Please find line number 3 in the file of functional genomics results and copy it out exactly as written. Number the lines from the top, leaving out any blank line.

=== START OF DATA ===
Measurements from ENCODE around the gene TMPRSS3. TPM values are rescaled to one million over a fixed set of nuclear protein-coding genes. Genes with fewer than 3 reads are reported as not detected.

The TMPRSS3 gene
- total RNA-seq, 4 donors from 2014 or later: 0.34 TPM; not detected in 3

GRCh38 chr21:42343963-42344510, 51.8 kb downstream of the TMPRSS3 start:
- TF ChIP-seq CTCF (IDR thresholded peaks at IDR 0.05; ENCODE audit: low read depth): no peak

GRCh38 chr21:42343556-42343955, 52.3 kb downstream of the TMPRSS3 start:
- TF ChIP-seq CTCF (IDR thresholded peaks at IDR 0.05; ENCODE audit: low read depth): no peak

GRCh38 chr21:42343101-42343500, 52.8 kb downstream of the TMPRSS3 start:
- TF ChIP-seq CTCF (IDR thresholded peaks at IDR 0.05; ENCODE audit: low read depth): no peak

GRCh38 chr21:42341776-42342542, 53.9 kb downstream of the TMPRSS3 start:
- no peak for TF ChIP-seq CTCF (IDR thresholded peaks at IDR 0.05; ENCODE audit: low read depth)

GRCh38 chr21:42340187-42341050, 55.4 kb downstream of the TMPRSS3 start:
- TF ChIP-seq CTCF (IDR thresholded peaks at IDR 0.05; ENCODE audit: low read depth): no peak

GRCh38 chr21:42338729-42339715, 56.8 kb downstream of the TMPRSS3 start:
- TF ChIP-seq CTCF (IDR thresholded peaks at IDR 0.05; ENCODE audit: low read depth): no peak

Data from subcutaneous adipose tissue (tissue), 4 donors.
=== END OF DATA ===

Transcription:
- total RNA-seq, 4 donors from 2014 or later: 0.34 TPM; not detected in 3